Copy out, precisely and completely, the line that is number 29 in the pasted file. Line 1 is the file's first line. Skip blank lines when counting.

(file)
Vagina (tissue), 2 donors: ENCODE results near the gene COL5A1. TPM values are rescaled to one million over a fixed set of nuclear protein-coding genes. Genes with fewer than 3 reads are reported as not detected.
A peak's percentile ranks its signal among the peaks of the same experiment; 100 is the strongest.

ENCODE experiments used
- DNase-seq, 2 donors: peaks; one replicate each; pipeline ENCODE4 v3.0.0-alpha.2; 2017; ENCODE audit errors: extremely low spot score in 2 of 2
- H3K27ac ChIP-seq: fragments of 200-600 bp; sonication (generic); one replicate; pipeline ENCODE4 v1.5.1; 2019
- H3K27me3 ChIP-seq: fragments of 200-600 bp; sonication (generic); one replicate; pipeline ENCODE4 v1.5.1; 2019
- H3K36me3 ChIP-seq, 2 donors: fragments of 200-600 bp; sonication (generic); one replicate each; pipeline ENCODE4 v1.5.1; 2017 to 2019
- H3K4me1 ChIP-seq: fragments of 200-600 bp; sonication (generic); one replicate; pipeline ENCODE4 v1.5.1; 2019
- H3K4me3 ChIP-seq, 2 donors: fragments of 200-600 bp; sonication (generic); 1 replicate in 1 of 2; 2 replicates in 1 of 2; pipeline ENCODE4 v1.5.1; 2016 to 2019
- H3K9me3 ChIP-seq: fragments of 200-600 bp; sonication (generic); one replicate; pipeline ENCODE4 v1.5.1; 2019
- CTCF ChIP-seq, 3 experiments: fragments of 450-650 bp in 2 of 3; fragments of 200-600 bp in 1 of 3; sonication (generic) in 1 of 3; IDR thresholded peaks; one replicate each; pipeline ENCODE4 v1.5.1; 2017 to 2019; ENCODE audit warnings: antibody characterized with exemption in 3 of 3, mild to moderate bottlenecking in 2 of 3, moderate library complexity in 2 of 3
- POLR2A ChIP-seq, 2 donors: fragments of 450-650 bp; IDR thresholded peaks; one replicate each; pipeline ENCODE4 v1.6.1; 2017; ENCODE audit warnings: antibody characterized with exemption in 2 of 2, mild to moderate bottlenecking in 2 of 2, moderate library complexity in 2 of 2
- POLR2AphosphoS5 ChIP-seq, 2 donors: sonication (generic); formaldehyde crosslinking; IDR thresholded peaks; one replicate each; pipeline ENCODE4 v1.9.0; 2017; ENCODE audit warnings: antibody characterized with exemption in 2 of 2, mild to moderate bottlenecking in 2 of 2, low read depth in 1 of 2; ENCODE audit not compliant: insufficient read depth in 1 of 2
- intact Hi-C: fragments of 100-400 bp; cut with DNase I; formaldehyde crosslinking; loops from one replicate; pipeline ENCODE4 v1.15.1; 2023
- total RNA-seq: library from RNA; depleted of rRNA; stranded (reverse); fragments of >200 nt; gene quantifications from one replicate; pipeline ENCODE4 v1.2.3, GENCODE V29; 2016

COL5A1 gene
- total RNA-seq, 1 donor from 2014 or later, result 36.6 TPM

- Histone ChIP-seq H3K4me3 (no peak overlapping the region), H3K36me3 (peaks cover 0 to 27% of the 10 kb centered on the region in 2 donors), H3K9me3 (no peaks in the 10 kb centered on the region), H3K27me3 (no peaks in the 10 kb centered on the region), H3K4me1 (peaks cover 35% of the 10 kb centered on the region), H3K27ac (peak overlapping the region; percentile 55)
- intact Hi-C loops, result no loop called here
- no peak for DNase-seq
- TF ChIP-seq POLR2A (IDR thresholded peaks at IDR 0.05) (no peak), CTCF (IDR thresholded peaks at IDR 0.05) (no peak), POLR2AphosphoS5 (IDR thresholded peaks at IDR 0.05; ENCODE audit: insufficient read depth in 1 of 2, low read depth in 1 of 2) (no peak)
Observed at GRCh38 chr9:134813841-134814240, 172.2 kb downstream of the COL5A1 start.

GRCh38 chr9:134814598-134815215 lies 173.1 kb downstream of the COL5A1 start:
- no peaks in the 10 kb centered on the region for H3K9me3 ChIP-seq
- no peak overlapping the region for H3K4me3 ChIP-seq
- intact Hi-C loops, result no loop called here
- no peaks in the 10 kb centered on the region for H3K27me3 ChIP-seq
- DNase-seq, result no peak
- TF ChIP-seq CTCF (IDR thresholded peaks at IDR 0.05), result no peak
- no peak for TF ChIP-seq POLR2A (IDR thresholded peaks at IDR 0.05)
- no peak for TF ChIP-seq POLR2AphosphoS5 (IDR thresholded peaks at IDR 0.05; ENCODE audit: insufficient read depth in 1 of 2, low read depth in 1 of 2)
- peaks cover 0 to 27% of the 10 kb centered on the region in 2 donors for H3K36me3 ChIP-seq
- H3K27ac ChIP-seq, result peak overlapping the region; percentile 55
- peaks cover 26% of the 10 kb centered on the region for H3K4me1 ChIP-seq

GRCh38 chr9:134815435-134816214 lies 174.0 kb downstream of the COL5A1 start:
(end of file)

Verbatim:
- TF ChIP-seq CTCF (IDR thresholded peaks at IDR 0.05), result no peak